If they fail the first 2pt (50%), then they have another chance to go for 2 on the 2nd TD, which again is 50/50. In this scenario, they have a 50% chance of tying the game, and a 50% of losing in regulation. If they tie the game in this situation, they still have a 50% chance to win in over time. This happens 12.5% percent of the time.

Basically, going for 2 on the first TD gives them a 50% chance to win in regulation if successcul and a 12.5% chance to win in overtime if unsuccessful, for a total winning probability of 62.5%
don't forget that XPs are not automatic  
PaulBlakeTSU : 9/21/2020 6:56 pm : link
this season, teams are 94% on XPs, and 89% on FGs 30-39 yards. They are 50% on 2 point conversions (10/20)

In 2019, XPs were 94% and FGs 30-39 yards were 91%. 2pt conversions were 48% successful.

In 2018, XPs were 94%, FGs 30-39 were 94%, 2pt conversions were 51% successful.
Producer : 9/21/2020 7:33 pm : link
i'll trust the guy with the charts because your intuition does not trump math.
Yeah the math was supposed to be rough  
NoGainDayne : 9/21/2020 8:27 pm : link
because IMO the real equations for this are too complex. The XP would of course factor in to any kind of real equation.

I would say the general math doesn't really apply here because of the following facts:

1) The Giants Oline has been below average so far this year even poor

2) The Bears defense has been above average this year

3) The Bears in the game had been getting the better of the Giants at the line of scrimmage at an above average rate

4) The Giants without Barkley and with Lewis in had a below average short yardage back

There is one thing working in favor of the Giants which is a mobile QB but other than that I don't think there is anything to even closely offset these major disadvantages the Giants have vs. the general math.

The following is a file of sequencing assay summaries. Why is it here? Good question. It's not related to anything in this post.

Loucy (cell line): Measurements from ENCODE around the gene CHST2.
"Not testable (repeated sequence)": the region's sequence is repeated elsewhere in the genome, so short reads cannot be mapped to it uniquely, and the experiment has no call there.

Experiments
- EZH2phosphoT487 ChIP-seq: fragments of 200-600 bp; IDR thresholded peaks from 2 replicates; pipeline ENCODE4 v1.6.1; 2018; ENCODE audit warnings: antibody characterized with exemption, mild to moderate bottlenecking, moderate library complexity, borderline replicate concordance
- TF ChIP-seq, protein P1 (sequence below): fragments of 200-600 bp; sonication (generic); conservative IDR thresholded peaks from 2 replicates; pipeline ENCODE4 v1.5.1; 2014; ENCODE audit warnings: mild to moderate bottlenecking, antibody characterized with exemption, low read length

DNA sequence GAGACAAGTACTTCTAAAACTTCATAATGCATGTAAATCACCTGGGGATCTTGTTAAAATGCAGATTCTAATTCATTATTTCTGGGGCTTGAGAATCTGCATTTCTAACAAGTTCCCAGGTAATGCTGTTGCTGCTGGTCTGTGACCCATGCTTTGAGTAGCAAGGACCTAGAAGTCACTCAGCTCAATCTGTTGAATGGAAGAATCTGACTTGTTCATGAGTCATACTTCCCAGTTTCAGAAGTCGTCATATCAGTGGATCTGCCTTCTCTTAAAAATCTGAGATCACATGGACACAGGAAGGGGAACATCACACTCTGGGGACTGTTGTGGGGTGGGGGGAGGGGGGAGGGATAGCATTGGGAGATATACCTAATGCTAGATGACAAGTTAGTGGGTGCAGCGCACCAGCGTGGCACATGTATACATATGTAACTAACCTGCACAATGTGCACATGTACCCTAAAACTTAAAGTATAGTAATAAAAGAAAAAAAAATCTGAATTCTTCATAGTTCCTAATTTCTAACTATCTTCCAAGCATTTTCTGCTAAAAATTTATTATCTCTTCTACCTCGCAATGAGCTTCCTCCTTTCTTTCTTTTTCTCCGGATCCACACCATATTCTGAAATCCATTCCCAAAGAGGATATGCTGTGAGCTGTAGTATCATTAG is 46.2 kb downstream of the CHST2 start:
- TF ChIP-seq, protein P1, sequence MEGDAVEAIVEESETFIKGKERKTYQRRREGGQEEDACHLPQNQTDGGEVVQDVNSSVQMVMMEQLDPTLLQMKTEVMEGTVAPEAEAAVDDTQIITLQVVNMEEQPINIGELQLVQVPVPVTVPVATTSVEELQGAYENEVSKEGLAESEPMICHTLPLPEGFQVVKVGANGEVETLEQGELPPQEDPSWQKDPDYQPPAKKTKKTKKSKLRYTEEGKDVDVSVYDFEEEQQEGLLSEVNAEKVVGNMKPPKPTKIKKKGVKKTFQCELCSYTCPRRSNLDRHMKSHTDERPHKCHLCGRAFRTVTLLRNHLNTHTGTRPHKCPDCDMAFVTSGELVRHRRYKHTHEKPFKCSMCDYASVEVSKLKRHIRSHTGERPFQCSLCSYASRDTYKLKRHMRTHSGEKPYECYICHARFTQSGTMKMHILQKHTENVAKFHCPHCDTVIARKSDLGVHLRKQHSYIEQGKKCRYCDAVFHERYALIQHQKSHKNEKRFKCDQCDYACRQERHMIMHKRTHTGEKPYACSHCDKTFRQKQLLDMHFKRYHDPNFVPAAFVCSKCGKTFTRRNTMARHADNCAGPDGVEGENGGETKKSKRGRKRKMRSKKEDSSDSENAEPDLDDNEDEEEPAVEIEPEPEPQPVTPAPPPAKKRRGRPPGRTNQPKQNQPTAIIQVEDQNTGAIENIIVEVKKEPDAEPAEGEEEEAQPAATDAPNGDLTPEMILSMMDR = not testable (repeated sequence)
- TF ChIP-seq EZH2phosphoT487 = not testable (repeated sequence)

There is no reason to think the Giants could use general numbers like yours because the expectation that they would perform in the center of the distribution (or close enough to the center that those expected values matter) I don't think holds given my above facts.

But again, I'm just someone that thinks it's good to see the math and know as much of it then use your judgement. But IMO when you are dealing with enough mitigating factors you just need a better model that accounts for more of that not just a historical analysis.
To your point, opponent matters  
BH28 : 9/21/2020 9:19 pm : link
If you are playing the chiefs, are you really going to leave it up to a coin flip in OT? You know if they get the ball first, high probability of game over.

If you have the chance to steal the game in regulation by going for two, you absolutely take it.

Watching the chargers/chiefs Sunday, i have no clue why Lynn punted in OT. You knew as soon as the chiefs got the ball it was over.
I believe  
moaltch : 9/22/2020 9:57 am : link
the math takes into account all the scenerios, including when an inferior offense is going against a top defense, and vice-versa. The numbers are derived from all, hence the results.